I know for myself, the expectation sometimes extends past what I put on myself but becomes this disillusioned...
Being a farmer’s wife is a difficult job. And sometimes it’s really hard, especially raising kids at the same time #seasonalsinglemom. When you live a life where your livelihood depends on so many different aspects that you absolutely cannot control. It means the days don’t start at 8 and certainly never end at 5.
It can be lonely. It can be stressful and exhausting. It can test your patience and make you question yourself daily.
My biggest piece of advice as a seasoned farm mom is please don’t fall into the game of comparison. It is hard in a world where women do a lot or the bare minimum, lives are so different all over the world.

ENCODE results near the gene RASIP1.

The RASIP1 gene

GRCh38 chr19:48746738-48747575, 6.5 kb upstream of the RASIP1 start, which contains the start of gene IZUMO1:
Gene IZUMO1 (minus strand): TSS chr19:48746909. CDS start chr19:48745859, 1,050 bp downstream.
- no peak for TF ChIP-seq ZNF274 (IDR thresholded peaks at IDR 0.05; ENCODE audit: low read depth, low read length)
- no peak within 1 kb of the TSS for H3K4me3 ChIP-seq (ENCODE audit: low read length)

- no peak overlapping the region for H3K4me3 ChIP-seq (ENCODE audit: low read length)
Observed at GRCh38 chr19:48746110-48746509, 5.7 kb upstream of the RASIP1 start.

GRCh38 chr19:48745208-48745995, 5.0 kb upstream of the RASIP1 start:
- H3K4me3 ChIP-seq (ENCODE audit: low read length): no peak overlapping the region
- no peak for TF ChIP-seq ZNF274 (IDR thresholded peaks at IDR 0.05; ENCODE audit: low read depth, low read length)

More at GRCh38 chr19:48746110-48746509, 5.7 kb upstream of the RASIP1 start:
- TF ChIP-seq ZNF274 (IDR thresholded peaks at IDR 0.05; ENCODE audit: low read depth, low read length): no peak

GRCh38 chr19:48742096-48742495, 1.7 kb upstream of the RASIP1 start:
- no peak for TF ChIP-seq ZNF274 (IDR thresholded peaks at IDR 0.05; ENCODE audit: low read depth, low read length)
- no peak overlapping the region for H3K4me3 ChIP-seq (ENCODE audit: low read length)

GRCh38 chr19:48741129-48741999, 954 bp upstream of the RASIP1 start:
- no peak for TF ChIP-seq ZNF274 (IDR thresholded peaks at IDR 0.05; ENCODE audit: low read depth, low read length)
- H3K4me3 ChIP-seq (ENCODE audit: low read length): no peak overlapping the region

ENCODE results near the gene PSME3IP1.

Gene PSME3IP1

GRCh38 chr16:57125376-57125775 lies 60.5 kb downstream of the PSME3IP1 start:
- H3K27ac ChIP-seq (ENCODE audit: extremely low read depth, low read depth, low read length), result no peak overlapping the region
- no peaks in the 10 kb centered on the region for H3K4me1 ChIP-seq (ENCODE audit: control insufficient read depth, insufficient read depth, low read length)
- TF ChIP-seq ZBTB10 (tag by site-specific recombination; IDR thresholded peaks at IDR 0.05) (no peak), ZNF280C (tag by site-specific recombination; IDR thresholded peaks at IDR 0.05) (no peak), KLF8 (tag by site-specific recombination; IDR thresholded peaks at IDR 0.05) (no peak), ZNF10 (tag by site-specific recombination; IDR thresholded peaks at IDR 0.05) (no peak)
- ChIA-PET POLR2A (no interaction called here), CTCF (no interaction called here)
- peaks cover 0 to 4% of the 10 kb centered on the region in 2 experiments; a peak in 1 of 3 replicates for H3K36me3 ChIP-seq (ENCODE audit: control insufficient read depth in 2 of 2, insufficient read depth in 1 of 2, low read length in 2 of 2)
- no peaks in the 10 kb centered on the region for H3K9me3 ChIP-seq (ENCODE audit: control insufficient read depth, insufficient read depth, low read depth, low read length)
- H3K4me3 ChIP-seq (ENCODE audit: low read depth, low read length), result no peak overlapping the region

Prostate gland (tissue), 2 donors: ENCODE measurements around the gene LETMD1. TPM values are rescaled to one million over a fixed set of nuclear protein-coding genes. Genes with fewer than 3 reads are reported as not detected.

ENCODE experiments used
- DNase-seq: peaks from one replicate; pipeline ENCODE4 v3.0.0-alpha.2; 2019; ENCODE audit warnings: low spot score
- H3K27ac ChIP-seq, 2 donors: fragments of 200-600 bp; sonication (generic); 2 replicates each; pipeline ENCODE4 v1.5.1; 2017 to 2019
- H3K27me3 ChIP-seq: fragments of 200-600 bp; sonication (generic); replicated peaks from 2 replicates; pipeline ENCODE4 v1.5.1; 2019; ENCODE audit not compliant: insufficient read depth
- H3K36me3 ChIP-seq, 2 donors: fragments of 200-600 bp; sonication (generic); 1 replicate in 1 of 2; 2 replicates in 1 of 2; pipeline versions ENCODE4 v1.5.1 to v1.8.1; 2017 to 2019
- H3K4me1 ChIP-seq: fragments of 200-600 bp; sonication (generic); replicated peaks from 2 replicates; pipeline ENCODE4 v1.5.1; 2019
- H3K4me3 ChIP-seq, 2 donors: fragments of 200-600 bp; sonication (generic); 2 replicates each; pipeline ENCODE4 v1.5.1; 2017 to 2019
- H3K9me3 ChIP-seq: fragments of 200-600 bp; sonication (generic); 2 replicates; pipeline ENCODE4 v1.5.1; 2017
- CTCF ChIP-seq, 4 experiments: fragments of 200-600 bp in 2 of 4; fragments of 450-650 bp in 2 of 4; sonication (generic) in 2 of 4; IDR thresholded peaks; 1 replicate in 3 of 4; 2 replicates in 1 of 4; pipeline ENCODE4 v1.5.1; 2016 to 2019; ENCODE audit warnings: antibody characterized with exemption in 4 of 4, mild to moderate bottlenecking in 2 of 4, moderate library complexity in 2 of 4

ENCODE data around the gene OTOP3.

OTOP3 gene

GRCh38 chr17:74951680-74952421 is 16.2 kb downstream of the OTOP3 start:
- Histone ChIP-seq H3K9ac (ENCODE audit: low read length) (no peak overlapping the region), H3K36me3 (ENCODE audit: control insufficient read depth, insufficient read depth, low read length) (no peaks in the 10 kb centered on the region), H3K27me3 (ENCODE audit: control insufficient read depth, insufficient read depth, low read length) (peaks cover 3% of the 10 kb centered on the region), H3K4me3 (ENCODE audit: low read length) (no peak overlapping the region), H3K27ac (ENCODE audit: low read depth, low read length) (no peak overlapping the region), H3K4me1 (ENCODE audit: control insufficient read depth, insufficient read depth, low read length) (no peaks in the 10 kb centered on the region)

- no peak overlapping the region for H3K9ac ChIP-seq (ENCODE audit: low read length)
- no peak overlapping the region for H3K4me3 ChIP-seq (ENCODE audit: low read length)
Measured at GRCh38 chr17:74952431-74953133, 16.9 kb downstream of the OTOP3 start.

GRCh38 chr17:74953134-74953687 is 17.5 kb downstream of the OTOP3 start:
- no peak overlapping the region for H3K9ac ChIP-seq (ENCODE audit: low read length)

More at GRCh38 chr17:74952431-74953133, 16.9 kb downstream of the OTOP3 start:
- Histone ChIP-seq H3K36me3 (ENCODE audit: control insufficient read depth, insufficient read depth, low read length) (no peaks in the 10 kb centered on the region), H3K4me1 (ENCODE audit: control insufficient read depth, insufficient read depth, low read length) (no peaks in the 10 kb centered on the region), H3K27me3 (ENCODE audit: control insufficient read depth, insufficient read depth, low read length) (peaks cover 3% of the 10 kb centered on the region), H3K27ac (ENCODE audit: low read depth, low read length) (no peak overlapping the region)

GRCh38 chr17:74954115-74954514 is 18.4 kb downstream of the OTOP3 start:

I know firsthand what it’s like to compare your current situation to someone else’s and how it can affect you mentally and can truly make you feel awful. It steals joy, it creates problems that aren’t really there. It causes you to judge and be jealous. Social media for me can create this...
You’re on the baby food aisle looking at HUNDREDS of options for formula and baby food. You just recently stopped breastfeeding or pumping and are trying to figure out what to feed your precious little nugget. Thoughts about natural foods, preservatives, GMO-free formula and so much more are rushing through your head.
As you study the ingredient labels with excruciating detail looking for anything harmful, you sigh – as if the weight of the world is on your shoulders. In your life, feeding your child IS your world and it’s a heavy burden. The Google machine barrages you with endless data, and guilt, about what the best foods are for babies and toddlers. One or more of these questions is probably running through your mind:
– Should I have stopped breastfeeding?
– Is homemade baby food better?
This afternoon I brought Keith a sandwich to the field & it got me to thinking about some things I’ve recently read. Words from women in agriculture wanting to make sure others know they are just as capable as any man.